More than 40% of online healthcare services, such as those that provide GP consultations and prescriptions through independent websites and apps, are not providing “safe” care, the health watchdog has warned.
The Care Quality Commission (CQC) highlighted cases where independent providers were found to be prescribing high volumes of opioid-based medicines without talking to the patient’s registered GP, and inappropriately prescribing antibiotics.
Other areas of concern included unsatisfactory approaches to safeguarding children and those who may not have the mental capacity to understand or consent to a consultation, and the inappropriate prescribing of medicines for long-term conditions.
There were also issues with providers not collecting patient information or sharing information with a patient’s NHS GP, who should have an accurate and up to date record of their previous and current treatments and health problems.
The CQC, which has inspected every company that provides these services in England, said that as of February 28, 43% were found not to be providing “safe” care in accordance to the relevant regulations.
It added this was an improvement from the 86% on their first inspections.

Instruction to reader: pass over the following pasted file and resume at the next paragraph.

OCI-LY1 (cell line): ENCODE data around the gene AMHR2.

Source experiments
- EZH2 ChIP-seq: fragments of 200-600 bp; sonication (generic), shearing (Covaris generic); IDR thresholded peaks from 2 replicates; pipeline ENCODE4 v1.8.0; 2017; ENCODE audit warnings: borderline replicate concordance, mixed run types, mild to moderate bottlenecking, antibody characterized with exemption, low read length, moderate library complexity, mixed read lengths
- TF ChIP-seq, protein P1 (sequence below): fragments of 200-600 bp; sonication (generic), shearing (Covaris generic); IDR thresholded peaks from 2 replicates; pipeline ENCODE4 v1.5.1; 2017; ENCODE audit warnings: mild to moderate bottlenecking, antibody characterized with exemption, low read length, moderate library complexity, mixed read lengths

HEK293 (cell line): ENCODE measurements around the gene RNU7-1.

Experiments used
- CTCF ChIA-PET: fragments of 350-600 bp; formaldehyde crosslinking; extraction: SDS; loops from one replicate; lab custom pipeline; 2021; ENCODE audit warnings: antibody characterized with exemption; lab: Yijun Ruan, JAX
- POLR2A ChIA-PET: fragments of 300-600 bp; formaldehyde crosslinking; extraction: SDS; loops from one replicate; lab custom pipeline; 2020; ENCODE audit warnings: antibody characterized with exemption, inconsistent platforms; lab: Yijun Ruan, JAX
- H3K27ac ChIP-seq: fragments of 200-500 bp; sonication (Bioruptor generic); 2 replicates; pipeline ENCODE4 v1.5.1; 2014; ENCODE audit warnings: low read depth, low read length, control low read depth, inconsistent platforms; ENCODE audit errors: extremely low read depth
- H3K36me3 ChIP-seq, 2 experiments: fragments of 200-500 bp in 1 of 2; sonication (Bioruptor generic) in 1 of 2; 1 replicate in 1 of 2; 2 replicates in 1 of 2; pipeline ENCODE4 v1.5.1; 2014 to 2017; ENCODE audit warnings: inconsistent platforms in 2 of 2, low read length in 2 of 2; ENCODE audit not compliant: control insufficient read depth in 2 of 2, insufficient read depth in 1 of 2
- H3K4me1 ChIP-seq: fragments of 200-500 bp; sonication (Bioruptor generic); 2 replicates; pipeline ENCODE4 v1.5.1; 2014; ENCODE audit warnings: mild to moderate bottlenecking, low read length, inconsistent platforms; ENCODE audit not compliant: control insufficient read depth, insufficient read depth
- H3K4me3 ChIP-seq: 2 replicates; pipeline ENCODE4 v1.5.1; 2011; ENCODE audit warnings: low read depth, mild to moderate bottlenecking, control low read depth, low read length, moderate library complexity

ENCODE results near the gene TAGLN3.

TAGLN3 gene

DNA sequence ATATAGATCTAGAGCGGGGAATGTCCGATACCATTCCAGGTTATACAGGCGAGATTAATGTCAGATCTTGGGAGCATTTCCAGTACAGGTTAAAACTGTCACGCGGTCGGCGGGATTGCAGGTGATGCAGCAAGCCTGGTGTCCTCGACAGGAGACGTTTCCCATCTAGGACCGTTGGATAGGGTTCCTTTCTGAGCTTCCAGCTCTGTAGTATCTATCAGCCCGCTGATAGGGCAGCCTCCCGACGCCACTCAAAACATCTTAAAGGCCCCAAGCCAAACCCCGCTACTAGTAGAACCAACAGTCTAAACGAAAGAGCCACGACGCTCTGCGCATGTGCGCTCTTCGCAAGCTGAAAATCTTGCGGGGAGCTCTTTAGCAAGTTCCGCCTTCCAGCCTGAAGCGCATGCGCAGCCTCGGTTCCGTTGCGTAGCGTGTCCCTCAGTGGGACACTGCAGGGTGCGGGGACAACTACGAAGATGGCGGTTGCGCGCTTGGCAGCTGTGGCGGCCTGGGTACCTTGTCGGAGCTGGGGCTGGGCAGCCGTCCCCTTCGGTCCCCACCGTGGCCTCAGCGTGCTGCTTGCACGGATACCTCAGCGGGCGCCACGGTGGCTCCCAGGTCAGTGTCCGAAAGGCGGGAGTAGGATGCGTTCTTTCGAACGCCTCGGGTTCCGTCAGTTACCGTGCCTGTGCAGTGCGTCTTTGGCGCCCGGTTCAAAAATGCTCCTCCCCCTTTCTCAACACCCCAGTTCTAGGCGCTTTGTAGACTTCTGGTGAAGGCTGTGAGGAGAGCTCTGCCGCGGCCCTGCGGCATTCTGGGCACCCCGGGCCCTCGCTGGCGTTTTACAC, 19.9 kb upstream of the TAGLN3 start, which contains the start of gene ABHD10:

It said it will continue to hold these providers to account until they become as safe as general practice in physical premises.
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The CQC found online consultations have the potential to improve access and convenience for some patients, such as those with physical impairments who find attending face-to-face appointments difficult, those with a sensory impairments, and those who live in rural areas and have poor transport links.
Professor Steve Field, CQC chief inspector of General Practice, said: “New methods of service delivery that increase access to care and give patients more control over how and when they see a GP have huge potential not only for patients but for the wider health system.
“However, while innovation should be encouraged, it must never come at the expense of quality. As with all health care services, patient safety must be at the heart of all decisions around what kind of care is offered and how it is delivered.
“This is why we have taken action where we have seen risks to patients – and why we have been encouraged to see many providers take note of our findings and make swift improvements to how they operate.
“This way of delivering primary care has an important place in the future of health provision – but it is still evolving.”
Professor Helen Stokes-Lampard, chairwoman of the Royal College of GPs, said: “It’s absolutely right that the Care Quality Commission holds organisations that provide online primary care services to the same high standards as any other healthcare provider.
“But it’s very concerning to see that even now, 43% of online consultation providers have been deemed unsafe in some respect. New services will inevitably experience some teething problems, but when our patients’ health is at risk urgent, swift action must be taken to comprehensively address these before the service is rolled out further.
“The inappropriate prescribing of antibiotics, for example, poses risks to individual patients but also is of great concern to the wider public – and the failure to collect and share a patient’s data with their NHS GP could certainly have a detrimental effect on their future care.”